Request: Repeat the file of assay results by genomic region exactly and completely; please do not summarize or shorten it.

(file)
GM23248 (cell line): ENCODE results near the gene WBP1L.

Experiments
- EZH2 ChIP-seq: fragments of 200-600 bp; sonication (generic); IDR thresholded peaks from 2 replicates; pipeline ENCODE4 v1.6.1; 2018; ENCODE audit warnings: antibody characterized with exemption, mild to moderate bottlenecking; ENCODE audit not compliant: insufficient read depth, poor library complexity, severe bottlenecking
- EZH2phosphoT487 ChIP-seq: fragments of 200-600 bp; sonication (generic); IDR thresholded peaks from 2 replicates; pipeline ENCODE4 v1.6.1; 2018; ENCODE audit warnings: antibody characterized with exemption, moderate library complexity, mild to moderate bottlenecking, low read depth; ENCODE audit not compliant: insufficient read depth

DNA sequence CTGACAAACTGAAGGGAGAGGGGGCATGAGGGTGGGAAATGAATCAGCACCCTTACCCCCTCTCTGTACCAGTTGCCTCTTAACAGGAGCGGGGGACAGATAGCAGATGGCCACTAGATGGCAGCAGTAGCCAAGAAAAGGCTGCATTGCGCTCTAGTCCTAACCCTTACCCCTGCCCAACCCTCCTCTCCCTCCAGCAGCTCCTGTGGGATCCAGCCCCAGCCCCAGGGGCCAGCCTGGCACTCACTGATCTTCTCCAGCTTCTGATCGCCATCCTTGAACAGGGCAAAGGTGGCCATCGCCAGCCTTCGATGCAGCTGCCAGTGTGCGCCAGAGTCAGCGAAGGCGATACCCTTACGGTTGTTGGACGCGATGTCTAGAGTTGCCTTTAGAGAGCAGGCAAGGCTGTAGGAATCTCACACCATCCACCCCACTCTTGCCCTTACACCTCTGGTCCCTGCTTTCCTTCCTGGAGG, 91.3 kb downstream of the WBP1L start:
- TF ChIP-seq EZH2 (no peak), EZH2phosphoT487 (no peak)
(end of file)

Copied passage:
GM23248 (cell line): ENCODE results near the gene WBP1L.

Experiments
- EZH2 ChIP-seq: fragments of 200-600 bp; sonication (generic); IDR thresholded peaks from 2 replicates; pipeline ENCODE4 v1.6.1; 2018; ENCODE audit warnings: antibody characterized with exemption, mild to moderate bottlenecking; ENCODE audit not compliant: insufficient read depth, poor library complexity, severe bottlenecking
- EZH2phosphoT487 ChIP-seq: fragments of 200-600 bp; sonication (generic); IDR thresholded peaks from 2 replicates; pipeline ENCODE4 v1.6.1; 2018; ENCODE audit warnings: antibody characterized with exemption, moderate library complexity, mild to moderate bottlenecking, low read depth; ENCODE audit not compliant: insufficient read depth

DNA sequence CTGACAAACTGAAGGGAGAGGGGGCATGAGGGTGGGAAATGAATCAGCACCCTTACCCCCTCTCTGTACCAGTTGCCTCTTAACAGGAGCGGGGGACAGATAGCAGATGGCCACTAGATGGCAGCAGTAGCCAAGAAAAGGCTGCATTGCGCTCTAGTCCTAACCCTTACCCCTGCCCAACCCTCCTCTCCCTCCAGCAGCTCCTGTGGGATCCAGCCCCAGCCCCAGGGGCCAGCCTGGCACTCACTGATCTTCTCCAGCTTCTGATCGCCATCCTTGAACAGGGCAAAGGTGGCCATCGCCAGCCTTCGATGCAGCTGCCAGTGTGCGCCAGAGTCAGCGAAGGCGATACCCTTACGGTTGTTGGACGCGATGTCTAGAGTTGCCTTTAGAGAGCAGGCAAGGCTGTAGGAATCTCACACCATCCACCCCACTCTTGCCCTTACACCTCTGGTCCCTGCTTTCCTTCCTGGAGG, 91.3 kb downstream of the WBP1L start:
- TF ChIP-seq EZH2 (no peak), EZH2phosphoT487 (no peak)